The proud leader of the #bgg2wlarmy, Erika Nicole Kendall writes food and fitness, body image and beauty, and more here at #bgg2wl. After losing over 150lbs, Kendall became a personal trainer certified in fitness nutrition, women's fitness, and weight loss by the National Academy of Sports Medicine. She is also certified in sports nutrition by Precision Nutrition. She now lives in New York with her husband and children, and is working on her 6th and 7th certifications because she likes having alphabet soup at the end of her name.

12 Comments

  1. Rhemma April 6, 2010 at 9:14 PM - Reply

    I have tons of spices I never use so I need to begin with your step of substituting diff things in place of salt.. Is sea salt better?

    • Erika April 6, 2010 at 9:18 PM - Reply

      To me, sea salt is better, but you can use much less of it. Sea salt, to me, is meant to serve as a light tinge on the tongue… let the different herbs and spices that you use do all the flavor work! That, alone, is enough to make it better to me. You can’t do that with table salt in the same way, IMO!

  2. ChellBellz June 6, 2010 at 4:05 PM - Reply

    Emeril Lagassi also has a Creale Seasoning mix that taste just as good without the salt you make it at home. I put it in my sausage patties that i make from scratch. I got it from the Biggest Loser Cookout. and sometimes you have to really season the ground Chicken Sausage I pwut that in there and it taste so good.

  3. Garefn September 23, 2011 at 11:19 PM - Reply

    I believe for blacks the 2400mg recommendation is smaller! Ugh so I guess I should boil beans instead and stop being lazy eh? 🙁

  4. Tiera October 14, 2011 at 7:00 PM - Reply

    My kitchen is just not complete without my Ethnic Bombay Curry Sauce and Garam Masala seasoning. They just seem to go well with many things. I also have ground cumin, ground mustard, chili powder, paprika, herbs, cayenne pepper, cardamom, and some other international seasonings. I really enjoy making international dishes. Next week, I’m making sushi!

    • Shanel May 19, 2012 at 4:42 PM - Reply

      Love the sharing! I’ve just recently cut salt from my diet. I’m trying to teach family, friends and loved ones the fact that salt lurks everywhere! My food is a bit bland these days, but I’m learning to appreciate the real taste of the foods I eat. I love the herb advice, I know they are essential to flavoring things up..just not quite sure of how to use them effectively (time to experiment). Anyway, keep up the great work!! Blessings.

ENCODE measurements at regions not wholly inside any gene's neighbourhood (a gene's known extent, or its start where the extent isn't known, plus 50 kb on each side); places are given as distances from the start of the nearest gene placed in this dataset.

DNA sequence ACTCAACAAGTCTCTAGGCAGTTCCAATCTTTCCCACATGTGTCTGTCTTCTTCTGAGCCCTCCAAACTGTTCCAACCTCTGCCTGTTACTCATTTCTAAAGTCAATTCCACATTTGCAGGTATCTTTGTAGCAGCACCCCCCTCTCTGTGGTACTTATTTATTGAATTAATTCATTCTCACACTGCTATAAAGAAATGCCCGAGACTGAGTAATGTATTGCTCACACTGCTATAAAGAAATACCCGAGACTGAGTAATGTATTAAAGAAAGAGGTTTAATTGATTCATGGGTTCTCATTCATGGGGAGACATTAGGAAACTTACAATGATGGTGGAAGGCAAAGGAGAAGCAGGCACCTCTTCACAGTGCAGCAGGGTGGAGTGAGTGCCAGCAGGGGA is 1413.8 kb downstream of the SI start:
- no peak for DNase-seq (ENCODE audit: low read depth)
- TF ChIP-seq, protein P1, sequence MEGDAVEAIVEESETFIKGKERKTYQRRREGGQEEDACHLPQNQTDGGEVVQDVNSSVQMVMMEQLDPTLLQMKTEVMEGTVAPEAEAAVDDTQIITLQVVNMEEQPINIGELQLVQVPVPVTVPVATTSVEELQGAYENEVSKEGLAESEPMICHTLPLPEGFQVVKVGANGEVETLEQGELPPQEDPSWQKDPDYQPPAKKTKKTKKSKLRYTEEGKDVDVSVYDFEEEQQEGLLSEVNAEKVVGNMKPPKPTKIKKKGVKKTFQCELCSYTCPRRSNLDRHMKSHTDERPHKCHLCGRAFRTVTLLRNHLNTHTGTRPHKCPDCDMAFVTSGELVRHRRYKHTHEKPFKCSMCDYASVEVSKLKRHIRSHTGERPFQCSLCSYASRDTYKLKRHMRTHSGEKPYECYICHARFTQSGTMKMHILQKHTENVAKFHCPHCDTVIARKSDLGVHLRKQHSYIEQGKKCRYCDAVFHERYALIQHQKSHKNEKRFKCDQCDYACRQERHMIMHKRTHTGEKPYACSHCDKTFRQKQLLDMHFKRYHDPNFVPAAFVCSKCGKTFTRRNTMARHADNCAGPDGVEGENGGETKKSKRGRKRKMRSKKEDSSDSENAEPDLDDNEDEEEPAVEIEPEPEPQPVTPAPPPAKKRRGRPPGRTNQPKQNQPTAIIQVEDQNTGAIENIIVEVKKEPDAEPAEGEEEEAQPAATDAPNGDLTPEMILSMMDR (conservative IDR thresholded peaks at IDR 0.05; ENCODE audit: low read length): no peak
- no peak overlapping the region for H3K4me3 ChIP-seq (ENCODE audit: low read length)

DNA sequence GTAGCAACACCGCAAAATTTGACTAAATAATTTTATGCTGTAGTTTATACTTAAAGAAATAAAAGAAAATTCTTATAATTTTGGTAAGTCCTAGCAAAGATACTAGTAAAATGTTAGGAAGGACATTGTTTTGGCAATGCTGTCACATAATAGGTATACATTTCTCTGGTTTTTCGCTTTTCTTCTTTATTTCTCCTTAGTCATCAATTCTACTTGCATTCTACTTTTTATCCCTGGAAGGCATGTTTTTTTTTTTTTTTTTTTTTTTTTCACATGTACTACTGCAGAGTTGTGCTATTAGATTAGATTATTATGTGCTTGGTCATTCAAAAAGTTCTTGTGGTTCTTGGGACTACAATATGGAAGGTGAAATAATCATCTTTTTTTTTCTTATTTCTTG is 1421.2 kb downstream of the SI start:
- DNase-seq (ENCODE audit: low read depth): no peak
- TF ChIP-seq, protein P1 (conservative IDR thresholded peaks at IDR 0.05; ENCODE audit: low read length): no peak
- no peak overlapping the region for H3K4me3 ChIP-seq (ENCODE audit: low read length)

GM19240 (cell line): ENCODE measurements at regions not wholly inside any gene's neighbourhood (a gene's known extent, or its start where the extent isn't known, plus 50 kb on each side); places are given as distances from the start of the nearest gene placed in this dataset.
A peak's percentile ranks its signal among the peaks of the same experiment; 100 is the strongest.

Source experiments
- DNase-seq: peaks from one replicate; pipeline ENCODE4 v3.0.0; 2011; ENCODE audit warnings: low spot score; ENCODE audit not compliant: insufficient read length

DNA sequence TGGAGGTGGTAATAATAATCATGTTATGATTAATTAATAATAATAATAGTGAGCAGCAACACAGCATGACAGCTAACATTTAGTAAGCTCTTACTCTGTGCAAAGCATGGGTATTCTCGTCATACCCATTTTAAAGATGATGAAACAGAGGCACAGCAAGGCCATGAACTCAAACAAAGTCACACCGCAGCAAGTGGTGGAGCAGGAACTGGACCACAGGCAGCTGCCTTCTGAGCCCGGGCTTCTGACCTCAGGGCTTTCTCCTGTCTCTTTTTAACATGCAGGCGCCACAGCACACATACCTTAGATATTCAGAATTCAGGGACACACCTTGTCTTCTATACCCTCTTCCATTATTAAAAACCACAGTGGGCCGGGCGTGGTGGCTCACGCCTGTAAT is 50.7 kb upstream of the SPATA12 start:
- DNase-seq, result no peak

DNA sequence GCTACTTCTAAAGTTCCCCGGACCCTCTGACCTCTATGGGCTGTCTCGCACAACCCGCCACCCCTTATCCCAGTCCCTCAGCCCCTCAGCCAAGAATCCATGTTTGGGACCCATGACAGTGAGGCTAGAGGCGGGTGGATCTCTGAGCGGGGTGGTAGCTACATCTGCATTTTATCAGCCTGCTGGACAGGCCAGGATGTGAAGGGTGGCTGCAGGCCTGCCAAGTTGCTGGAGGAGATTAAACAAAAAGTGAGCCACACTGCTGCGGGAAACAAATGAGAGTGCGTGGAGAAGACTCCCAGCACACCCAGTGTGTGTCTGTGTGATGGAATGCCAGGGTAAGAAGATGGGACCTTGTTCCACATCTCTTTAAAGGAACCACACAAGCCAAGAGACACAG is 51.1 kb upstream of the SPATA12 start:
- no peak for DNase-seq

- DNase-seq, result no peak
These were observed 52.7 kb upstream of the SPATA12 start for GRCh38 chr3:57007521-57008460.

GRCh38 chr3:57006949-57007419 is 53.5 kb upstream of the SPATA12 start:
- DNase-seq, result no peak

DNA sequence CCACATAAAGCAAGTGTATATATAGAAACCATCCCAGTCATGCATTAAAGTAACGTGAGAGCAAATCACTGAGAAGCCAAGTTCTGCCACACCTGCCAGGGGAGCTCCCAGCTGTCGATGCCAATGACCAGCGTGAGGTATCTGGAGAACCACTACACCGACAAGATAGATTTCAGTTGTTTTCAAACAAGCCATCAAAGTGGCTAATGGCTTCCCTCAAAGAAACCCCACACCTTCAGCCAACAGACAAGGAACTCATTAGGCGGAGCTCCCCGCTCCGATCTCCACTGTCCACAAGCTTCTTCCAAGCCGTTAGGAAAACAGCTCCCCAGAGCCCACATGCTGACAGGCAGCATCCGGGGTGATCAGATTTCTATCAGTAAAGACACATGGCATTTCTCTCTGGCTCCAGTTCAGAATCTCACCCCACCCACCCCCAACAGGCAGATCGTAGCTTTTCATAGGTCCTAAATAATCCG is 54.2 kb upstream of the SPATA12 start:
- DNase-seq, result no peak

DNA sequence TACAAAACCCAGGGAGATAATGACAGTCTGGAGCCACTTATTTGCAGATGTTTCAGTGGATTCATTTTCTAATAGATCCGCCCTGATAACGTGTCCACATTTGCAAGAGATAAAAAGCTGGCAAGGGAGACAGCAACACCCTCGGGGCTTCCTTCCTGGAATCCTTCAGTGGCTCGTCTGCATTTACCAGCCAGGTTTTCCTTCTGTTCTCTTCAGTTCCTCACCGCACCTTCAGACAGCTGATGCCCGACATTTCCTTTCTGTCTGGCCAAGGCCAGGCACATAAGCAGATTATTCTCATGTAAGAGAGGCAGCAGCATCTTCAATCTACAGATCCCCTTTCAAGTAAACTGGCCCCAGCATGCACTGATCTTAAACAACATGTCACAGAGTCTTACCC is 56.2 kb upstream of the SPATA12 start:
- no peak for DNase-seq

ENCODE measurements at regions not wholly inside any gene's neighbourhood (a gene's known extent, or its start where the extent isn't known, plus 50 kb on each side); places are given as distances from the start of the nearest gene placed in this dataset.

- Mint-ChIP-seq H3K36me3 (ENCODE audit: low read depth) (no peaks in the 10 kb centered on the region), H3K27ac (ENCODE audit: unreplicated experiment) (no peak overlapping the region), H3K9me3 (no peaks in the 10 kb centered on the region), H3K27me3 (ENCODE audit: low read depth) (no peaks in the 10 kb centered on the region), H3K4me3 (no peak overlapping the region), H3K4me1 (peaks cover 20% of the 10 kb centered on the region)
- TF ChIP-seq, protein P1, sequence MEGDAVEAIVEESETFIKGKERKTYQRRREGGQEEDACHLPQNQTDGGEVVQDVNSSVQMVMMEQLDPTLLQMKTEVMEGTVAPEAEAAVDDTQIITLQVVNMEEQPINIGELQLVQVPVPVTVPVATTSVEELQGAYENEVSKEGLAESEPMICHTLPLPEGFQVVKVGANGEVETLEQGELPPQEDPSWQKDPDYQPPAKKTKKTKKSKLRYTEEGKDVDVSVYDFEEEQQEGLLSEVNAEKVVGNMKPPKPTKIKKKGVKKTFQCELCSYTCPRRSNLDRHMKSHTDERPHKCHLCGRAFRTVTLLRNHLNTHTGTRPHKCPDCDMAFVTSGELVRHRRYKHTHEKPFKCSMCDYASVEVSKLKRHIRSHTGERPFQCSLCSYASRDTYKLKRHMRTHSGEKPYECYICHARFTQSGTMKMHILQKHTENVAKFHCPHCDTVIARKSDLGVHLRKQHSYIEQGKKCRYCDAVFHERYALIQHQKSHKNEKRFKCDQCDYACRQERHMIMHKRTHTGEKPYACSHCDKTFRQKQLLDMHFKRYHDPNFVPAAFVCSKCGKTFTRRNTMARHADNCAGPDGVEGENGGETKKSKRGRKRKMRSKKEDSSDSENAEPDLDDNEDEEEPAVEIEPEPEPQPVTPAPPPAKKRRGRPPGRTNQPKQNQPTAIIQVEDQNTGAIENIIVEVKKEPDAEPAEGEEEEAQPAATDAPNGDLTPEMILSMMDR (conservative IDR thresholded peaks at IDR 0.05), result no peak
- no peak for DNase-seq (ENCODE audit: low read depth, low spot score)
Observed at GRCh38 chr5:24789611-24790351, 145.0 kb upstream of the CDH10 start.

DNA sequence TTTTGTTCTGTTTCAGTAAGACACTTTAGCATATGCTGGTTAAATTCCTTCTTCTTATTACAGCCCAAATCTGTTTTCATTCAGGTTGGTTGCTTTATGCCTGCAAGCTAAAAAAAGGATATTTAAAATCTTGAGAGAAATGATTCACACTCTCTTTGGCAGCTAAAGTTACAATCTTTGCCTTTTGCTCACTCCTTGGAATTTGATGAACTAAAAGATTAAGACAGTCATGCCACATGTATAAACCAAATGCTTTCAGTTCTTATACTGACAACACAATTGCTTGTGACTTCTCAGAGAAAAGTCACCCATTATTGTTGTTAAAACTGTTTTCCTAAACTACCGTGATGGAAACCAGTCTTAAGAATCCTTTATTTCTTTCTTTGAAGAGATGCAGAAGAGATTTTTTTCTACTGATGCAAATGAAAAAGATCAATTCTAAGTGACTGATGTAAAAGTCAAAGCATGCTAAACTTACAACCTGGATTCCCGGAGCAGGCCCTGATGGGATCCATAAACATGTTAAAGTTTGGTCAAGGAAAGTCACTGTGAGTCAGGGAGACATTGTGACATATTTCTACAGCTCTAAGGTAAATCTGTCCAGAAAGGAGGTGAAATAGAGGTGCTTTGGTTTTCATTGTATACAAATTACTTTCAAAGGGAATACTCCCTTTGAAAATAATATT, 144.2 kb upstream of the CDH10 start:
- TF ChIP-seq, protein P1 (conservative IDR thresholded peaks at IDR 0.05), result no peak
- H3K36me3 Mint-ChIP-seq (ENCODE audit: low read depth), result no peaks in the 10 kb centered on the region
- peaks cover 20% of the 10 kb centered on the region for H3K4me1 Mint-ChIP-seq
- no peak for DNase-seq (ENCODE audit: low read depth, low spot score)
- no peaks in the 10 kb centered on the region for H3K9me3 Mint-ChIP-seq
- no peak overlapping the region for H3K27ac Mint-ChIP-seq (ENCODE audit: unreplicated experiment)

5. Christina March 27, 2012 at 4:08 PM - Reply

    Right on time! I just came home for lunch and instead of using seasoning salt, I used garlic powder, onion powder, oregano and REAL lemon evoo…I sauteed my brocolli and asparagus in that and it was DELISH!

  6. Keydra June 2, 2012 at 9:56 AM - Reply

    I’ve found lime juice to be a good alternative to salt, especially on chicken and fish.

    • Erika Nicole Kendall June 2, 2012 at 4:30 PM - Reply

      Lime, lemon, grapefruit, various forms of vinegar… all of it. AMAZING replacements for salt in simply creating a “bitter” element to a dish.

  7. Lex June 2, 2012 at 5:38 PM - Reply

    Good post! I was another “thats what my momma and grandma did…” salt shakers. Once I found out how much sodium where suppose to get and realized how much salt was hiding in my go to weight loss foods aka frozen foods, I decided to make the change to cut salt out. I rarely use it now and can’t remember the last time I bought table salt. I’m finding that the powders i.e garlic, onion, etc work just as good.

  8. TinaD June 2, 2012 at 5:46 PM - Reply

    I was lurking for the longest, but I had to respond on this post. First I want to thank you for this site! Honestly the way you “sound” when I read each article is the way I would talk to myself!

    I recently decided I’m going to phase out cache of canned beans. I log my food on another website and I noticed that I was CONSTANTLY going over my salt allowance. Despite the fact that I cook everything from scratch and barely use salt in the recipes. I discovered the canned beans were the culprit. When I looked at my bag of dried beans I was SHOCKED to see that beans, alone, don’t really have sodium!! Freakin canned goods!

  9. TAnn April 12, 2013 at 12:56 AM - Reply

    I recently had to make the salt adjustment because of Congestive Heart Failure. My allowed salt intake is 1500mg per day. Initially it was very difficult because my doctors only told me what not to do – No added salt and only 1500 mg per day. With much research and experimenting I’ve learned to cut sodium by using as many sodium free ingredients as possible such as baking powder. By cutting sodium elsewhere it allows me to use more sodium in seasoning. However, I primarily use a lot of powdered seasoning and mix them with Mrs.Dash and McCormick’s Salt Free seasoning. In addition the decrease in my salt intake along with consciously cooking 98% of my daily meals I have managed to lose 67lbs over the last year.

Leave A Comment

Are you ready to join the #bgg2wlarmy and achieve your weight loss goals?

 

 

Join the squad, and let's reach our goals together!

— Weekly positive affirmations

— The latest news in food & fitness

— Delicious recipes

— Insightful discussion

— Tips to help you on your journey